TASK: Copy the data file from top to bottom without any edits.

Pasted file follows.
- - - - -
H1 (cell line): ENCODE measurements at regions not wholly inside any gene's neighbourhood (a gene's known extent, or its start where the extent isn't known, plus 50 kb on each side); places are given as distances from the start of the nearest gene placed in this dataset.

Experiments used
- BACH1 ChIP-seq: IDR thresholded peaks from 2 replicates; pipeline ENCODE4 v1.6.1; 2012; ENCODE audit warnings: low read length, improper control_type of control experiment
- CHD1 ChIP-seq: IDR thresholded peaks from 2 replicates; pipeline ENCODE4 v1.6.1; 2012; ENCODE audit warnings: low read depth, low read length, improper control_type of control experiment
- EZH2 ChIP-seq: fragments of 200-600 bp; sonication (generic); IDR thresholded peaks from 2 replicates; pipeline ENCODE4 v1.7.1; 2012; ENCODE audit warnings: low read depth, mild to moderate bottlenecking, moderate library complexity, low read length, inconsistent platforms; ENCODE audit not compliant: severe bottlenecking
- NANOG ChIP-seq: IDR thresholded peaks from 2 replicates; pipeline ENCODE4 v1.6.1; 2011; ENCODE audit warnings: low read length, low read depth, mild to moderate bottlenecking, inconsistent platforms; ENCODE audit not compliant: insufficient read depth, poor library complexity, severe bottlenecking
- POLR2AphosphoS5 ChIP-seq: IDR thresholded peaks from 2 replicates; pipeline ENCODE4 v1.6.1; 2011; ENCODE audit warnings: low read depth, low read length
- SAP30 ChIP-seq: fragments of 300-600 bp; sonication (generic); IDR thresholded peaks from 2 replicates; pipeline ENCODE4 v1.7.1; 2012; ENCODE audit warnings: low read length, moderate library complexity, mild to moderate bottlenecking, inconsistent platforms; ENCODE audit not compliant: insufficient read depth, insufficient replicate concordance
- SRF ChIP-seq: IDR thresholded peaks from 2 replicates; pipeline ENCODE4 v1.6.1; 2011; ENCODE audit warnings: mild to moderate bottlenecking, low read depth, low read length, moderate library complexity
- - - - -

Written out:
H1 (cell line): ENCODE measurements at regions not wholly inside any gene's neighbourhood (a gene's known extent, or its start where the extent isn't known, plus 50 kb on each side); places are given as distances from the start of the nearest gene placed in this dataset.

Experiments used
- BACH1 ChIP-seq: IDR thresholded peaks from 2 replicates; pipeline ENCODE4 v1.6.1; 2012; ENCODE audit warnings: low read length, improper control_type of control experiment
- CHD1 ChIP-seq: IDR thresholded peaks from 2 replicates; pipeline ENCODE4 v1.6.1; 2012; ENCODE audit warnings: low read depth, low read length, improper control_type of control experiment
- EZH2 ChIP-seq: fragments of 200-600 bp; sonication (generic); IDR thresholded peaks from 2 replicates; pipeline ENCODE4 v1.7.1; 2012; ENCODE audit warnings: low read depth, mild to moderate bottlenecking, moderate library complexity, low read length, inconsistent platforms; ENCODE audit not compliant: severe bottlenecking
- NANOG ChIP-seq: IDR thresholded peaks from 2 replicates; pipeline ENCODE4 v1.6.1; 2011; ENCODE audit warnings: low read length, low read depth, mild to moderate bottlenecking, inconsistent platforms; ENCODE audit not compliant: insufficient read depth, poor library complexity, severe bottlenecking
- POLR2AphosphoS5 ChIP-seq: IDR thresholded peaks from 2 replicates; pipeline ENCODE4 v1.6.1; 2011; ENCODE audit warnings: low read depth, low read length
- SAP30 ChIP-seq: fragments of 300-600 bp; sonication (generic); IDR thresholded peaks from 2 replicates; pipeline ENCODE4 v1.7.1; 2012; ENCODE audit warnings: low read length, moderate library complexity, mild to moderate bottlenecking, inconsistent platforms; ENCODE audit not compliant: insufficient read depth, insufficient replicate concordance
- SRF ChIP-seq: IDR thresholded peaks from 2 replicates; pipeline ENCODE4 v1.6.1; 2011; ENCODE audit warnings: mild to moderate bottlenecking, low read depth, low read length, moderate library complexity